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Thread: Genjokoan

  1. #21
    Global Moderator Esho's Avatar
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    Quote Originally Posted by Kaarine Alejandra
    There can be no understanding,
    Quote Originally Posted by Aloka-D
    Sounds very dogmatic.
    Sorry, maybe I do not make my self clear. I tried to mean that because the fact of Buddha Nature as inherent to all things, and for the particular case of human beings, it is why we can understand and realize Buddha teachings, otherwise we would never awoke following the Buddha teachings. It is a kind of necessary condition: "If we can awake, it is because of Buddha Nature."

    Quote Originally Posted by Kaarine Alejandra
    There can be no understanding, practice and result of the teachings with out Buddha Nature.
    ... or as a positive statement:

    There can be understanding, practice and result of the teachings because of Buddha Nature...

    About the concept of luminous mind, it is understood by this, as the mind that has developed Right View, that has Understood and can see with an awakened eye... that is the meaning of Genjo... "An awakened eye".

    Hope this time I have been more clear about this.



  2. #22
    Global Moderator Esho's Avatar
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    Quote Originally Posted by Aloka-D
    Sleep well Kaarine dear.
    Thanks Aloka, fortunatly I could...


  3. #23
    Forums Member fletcher's Avatar
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    Thanks for your input with this Kaarine, I struggle to intellectualize verses or koans such as these and often just take them at face value thus missing the author's intention, but also maybe at times searching too deeply for a point that may not be there.

  4. #24
    Global Moderator Esho's Avatar
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    Quote Originally Posted by fletcher
    I struggle to intellectualize verses or koans such as these
    Me too...

    I am not so good at intellectualize koans and many of the Mahayana literature. But even as a Soto practitioner I really have found a lot more tangible the understanding of the pali canon suttas given as the most direct source of what the historical Buddha taught. Any way this do not mean that the value of the Soto literature is less important or has to be set in a second place. For Soto practice the Genjokoan, the Bendowa and the Hachi Danin Kaku (the Eight Satoris) are a fundamental guide to develop Right meditative skills.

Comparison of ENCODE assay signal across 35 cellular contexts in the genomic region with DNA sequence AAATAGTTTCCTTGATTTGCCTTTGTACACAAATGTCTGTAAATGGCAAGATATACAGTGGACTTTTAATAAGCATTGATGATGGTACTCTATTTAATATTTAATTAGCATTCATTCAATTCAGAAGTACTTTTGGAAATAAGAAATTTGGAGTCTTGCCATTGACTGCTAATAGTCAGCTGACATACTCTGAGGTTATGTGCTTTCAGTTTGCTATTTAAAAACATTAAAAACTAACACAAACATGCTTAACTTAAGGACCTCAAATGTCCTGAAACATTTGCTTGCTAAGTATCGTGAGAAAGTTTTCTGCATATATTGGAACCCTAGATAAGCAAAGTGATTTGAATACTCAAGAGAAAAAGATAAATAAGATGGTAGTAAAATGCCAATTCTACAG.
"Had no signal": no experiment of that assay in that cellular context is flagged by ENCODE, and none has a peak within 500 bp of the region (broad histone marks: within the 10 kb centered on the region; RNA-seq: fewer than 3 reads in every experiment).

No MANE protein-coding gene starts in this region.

5. #25
    Forums Member fletcher's Avatar
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    A teisho by Zen teacher Augusto Alcalde on Dogen's Dogen's Genjo Koan.
    http://www.thezensite.com/ZenTeachin...Genjo_Koan.htm

  6. #26
    Global Moderator Esho's Avatar
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    Thanks Gary... I'll check it latter... so to comment about...


  7. #27
    Forums Member fletcher's Avatar
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    I've been working my way through this series of videos, I've found them very helpful.
    genjokoan, to study the self 1

  8. #28
    Forums Member clw_uk's Avatar
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    Quote Originally Posted by Aloka-D
    Quote Originally Posted by Kaarine Alejandra
    Buddha Nature

    Hi Kaarine,

    What is your interpretation of the term 'Buddha Nature'? Its also used a lot in Tibetan

    Buddhism, but not to my knowledge in Theravada.


    D.

    I have heard mention of a concept of "Buddha-wisdom" in the Thai Forest Tradition. I think Ajahn Sumedho uses it occasionally. From what I can gather it means being awake and attentive. Dont know if this is what Buddha-nature means



  9. #29
    Forums Member clw_uk's Avatar
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    Firewood becomes ash, and it does not become firewood again. Yet, do not suppose that the ash is future and the firewood past. You should understand that firewood abides in the phenomenal expression of firewood, which fully includes past and future and is independent of past and future. Ash abides in the phenomenal expression of ash, which fully includes future and past. Just as firewood does not become firewood again after it is ash, you do not return to birth after death.

    This being so, it is an established way in buddha-dharma to deny that birth turns into death. Accordingly, birth is understood as no-birth. It is an unshakable teaching in Buddha's discourse that death does not turn into birth. Accordingly, death is understood as no-death.

    Birth is an expression complete this moment. Death is an expression complete this moment. They are like winter and spring. You do not call winter the beginning of spring, nor summer the end of spring
    .

    I quite like this section

  10. #30
    Global Moderator Esho's Avatar
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    Quote Originally Posted by clw_uk
    Dont know if this is what Buddha-nature means
    Sometimes this concept is taken as a ultimate nature that endures somewhere and where one can abide in it. But as far as we understand it, it refers to a kind of aptitude, artfulness or dexterity about the development of samma ditthi. This is way the Shobogenzo is full of poetry about Luminous Mind or Buddha Nature and this metaphorical concept points toward the encouragement to develop this special kind of understanding that is far from intellectual speculation, far from a place to abide within as a realm, far from a kind of ultimate nature but about a way mind should be tammed.


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